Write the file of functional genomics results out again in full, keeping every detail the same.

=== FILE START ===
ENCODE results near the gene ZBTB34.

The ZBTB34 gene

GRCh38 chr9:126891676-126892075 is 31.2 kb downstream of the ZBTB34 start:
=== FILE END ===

ENCODE results near the gene ZBTB34.

The ZBTB34 gene

GRCh38 chr9:126891676-126892075 is 31.2 kb downstream of the ZBTB34 start: